Comparing 3D Prototyping vs Injection Molding


Prototype CNC machining is often available in two primary forms: 3D printing and injection molding. These are two manufacturing processes that are both popular solutions for plastic components and are often compared against one another. However, are they as similar as they appear on the surface? Could they actually be used together for more effective results?

In this guide, we are going to compare 3D printing and injection molding prototyping head-on to help you determine which one might be best suited for your needs. We will also explore how they can complement one another if you decide to implement both. 

3D Prototyping and Injection Molding Compared

3D Prototyping

3D printers can be leveraged to create tangible prototypes of a part or component for your manufacturing requirements. Though this process often takes more time than injection molding, you gain more flexibility that allows for quicker design alterations and more complex details.

Due to their increased popularity over recent years, industrial-grade 3D printers are also rather affordable and require less floor space than an injection molding setup. After the initial purchase of the printer, the only recurring costs are labor and replacement manufacturing material for creating new parts and prototypes.

However, 3D printing often creates prototypes that will need some additional finishing once they have been produced. You may need to smooth out certain aspects of the finished model once it has been created.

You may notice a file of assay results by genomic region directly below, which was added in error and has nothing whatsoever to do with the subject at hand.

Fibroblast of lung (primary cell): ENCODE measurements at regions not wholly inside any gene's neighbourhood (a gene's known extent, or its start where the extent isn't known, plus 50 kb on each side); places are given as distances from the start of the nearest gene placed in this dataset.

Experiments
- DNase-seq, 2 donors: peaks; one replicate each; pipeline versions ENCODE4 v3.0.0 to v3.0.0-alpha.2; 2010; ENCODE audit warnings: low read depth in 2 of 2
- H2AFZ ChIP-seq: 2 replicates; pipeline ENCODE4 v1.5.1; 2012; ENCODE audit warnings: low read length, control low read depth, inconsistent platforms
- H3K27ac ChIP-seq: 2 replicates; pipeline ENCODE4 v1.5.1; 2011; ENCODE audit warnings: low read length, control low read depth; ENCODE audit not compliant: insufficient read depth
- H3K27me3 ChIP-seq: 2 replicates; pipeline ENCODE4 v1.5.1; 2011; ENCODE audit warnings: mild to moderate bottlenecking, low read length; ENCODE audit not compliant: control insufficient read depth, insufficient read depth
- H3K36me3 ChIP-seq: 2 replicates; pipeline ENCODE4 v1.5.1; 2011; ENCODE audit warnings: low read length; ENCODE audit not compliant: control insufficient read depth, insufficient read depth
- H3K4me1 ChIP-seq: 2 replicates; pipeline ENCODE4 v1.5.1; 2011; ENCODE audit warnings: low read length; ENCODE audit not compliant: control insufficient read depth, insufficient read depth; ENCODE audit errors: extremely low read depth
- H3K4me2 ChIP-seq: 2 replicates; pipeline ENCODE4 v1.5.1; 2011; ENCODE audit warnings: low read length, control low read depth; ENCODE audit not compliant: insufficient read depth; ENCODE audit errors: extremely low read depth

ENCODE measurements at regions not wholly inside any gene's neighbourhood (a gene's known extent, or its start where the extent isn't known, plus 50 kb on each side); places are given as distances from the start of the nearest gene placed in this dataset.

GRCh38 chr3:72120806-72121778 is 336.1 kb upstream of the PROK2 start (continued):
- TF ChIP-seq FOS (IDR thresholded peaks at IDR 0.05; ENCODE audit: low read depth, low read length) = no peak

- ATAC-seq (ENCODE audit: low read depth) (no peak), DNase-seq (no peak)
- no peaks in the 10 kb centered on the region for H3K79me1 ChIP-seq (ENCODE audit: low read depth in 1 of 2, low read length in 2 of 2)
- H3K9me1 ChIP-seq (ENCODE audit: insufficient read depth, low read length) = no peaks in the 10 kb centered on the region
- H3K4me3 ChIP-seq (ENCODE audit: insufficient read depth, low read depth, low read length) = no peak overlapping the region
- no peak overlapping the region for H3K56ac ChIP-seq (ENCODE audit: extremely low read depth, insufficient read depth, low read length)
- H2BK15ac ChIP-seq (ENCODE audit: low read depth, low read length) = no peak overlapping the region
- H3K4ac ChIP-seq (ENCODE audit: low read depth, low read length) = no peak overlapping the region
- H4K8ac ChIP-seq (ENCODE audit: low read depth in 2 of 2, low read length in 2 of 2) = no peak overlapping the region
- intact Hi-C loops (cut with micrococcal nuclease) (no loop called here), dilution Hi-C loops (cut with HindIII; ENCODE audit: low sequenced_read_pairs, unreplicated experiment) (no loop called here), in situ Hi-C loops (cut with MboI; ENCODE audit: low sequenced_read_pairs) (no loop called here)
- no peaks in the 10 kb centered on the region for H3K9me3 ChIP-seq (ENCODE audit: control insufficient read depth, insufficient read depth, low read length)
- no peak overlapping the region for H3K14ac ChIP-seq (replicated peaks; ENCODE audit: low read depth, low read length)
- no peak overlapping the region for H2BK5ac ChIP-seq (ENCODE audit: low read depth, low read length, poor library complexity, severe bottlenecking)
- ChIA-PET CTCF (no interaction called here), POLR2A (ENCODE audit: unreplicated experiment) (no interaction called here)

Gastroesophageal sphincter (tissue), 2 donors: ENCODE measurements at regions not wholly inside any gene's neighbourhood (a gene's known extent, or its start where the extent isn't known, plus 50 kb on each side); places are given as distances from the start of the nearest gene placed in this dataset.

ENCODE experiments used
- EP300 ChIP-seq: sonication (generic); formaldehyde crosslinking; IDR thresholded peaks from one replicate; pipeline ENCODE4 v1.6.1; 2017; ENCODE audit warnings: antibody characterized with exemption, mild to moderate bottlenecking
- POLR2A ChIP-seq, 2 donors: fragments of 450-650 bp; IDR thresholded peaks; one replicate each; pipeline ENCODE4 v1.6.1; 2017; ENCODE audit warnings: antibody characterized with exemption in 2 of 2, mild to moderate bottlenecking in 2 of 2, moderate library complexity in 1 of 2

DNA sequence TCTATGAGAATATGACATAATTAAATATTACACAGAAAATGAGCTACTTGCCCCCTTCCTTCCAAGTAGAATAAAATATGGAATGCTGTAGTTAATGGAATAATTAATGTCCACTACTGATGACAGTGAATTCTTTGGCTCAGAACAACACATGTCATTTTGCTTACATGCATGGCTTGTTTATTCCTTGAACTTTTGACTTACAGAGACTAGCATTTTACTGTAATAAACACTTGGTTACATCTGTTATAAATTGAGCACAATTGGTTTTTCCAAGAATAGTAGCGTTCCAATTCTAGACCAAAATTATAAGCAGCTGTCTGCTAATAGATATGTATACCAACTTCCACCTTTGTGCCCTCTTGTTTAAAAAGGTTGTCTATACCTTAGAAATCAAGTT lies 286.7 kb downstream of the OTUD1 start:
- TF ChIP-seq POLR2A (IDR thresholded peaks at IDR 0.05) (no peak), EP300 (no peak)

On its own, 3D printing is often best suited for small-batch manufacturing and prototyping as well as for creating products with complex design requirements. These could include parts that may feature nonstandard geometries, sizes, or shapes.

Injection Molding

Injection molding is a process that forces a wide range of materials into a mold where the material cools and solidifies into the intended shape. It’s fast, typically taking only seconds to minutes, but has less flexibility for design changes.

If you are already further along in the design phases and need to produce a large number of products quickly, injection molding may prove more cost-effective than 3D printing. However, the process is often more labor-intensive and more expensive.

One major advantage is that injection-molded products can be manufactured with more types of materials than the limited range of options that 3D printers present. 

How Can 3D Printing and Injection Molding Be Used Together?

Though 3D printing and injection molding are often compared to one another, they can indeed be combined during the prototyping phase.

For example, a 3D printer provides more flexibility to make design changes in the initial stages of prototyping. This is due to the fact that the print is designed in a software suite before it ever becomes a tangible object. You can fine-tune various aspects of the part you want to manufacture before your first print.

Once you have created an initial prototype that you are satisfied with, you can use an injection molder to create a mass production model of the finished product. Injection molding is commonly used for mass production at extraordinarily high volumes. 

The 3D printing process can also be used to create molds for injection molding. This is done by printing a negative of the desired shape, which can then be filled with molten material to create the positive form. Get 3D Prototyping Services for Your Business 

Work with a 3D Printing Partner for Your Business Today

At Advance CNC Machining, we offer multiple prototype CNC machining and engineering solutions for your design projects, including 3D printing. We apply our far-reaching experience in parts design to create a customized solution that is both accurate to your specifications and functional. 

To learn more about how we can assist your business as a prototyping partner, contact us today for a free quote. 

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